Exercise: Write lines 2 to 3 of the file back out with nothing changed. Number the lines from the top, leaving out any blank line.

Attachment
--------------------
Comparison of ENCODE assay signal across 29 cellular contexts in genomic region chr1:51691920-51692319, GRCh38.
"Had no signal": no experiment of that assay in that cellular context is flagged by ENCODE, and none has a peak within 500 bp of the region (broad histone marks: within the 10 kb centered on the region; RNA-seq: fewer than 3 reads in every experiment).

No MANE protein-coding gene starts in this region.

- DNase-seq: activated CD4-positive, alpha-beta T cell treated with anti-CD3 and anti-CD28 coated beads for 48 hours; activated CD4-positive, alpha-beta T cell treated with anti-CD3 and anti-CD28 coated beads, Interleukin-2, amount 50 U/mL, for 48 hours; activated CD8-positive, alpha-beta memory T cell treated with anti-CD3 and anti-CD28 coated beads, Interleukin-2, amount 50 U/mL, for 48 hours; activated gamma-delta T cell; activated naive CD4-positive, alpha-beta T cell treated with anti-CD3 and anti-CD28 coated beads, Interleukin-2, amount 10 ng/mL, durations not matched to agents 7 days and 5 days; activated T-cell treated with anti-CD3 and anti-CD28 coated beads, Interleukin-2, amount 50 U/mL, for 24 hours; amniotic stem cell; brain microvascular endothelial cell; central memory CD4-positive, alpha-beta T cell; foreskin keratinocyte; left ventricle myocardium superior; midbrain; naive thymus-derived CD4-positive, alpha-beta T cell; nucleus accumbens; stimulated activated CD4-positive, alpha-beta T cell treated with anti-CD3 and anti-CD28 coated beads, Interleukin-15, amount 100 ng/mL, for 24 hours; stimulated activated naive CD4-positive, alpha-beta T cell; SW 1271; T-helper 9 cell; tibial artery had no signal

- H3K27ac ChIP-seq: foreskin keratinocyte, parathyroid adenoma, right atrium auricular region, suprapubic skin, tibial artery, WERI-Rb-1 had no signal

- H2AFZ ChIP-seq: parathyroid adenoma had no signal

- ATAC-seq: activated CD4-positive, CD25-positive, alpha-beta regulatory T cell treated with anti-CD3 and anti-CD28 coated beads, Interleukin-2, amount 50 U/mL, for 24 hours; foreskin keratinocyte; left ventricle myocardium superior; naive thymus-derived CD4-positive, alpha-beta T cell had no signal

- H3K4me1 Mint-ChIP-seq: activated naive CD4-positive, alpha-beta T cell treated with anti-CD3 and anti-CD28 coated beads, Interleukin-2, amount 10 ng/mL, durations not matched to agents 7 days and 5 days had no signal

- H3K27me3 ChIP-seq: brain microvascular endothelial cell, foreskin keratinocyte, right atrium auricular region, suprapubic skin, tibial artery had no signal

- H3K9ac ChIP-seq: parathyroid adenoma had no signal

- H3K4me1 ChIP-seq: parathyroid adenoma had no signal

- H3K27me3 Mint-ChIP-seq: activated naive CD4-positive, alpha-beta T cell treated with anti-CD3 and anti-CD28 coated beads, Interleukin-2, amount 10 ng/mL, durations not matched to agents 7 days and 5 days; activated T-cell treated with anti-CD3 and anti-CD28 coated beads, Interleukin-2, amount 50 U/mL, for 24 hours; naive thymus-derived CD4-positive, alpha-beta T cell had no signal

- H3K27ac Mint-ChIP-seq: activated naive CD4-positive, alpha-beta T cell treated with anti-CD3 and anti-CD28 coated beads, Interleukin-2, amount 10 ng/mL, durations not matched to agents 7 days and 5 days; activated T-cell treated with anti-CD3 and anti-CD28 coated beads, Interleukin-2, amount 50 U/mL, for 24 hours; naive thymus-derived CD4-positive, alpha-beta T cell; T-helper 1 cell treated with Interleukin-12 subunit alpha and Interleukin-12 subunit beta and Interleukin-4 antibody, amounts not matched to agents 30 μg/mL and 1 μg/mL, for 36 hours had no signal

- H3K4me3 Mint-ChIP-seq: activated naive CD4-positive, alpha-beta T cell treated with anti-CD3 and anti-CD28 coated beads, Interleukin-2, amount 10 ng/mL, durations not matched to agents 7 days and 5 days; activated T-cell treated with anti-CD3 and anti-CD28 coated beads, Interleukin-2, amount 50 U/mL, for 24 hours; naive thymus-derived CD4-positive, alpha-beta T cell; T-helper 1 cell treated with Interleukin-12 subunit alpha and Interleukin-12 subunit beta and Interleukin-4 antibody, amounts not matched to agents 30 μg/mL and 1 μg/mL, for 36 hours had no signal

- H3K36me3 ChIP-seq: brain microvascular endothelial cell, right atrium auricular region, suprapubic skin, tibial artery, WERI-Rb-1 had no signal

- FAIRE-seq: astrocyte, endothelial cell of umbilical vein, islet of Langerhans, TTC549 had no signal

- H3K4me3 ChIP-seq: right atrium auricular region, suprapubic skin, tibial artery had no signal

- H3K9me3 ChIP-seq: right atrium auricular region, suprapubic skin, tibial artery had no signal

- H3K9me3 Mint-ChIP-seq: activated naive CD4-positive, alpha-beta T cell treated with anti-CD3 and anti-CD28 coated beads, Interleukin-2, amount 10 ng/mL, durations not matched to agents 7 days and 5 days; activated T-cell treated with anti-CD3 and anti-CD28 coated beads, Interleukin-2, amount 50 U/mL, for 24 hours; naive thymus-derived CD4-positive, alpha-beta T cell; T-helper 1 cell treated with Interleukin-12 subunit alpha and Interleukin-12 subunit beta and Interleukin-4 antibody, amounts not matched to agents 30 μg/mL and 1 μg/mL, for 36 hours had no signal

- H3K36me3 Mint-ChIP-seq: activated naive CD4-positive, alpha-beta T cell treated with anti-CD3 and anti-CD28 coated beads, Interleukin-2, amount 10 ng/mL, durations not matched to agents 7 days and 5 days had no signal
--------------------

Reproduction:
"Had no signal": no experiment of that assay in that cellular context is flagged by ENCODE, and none has a peak within 500 bp of the region (broad histone marks: within the 10 kb centered on the region; RNA-seq: fewer than 3 reads in every experiment).

No MANE protein-coding gene starts in this region.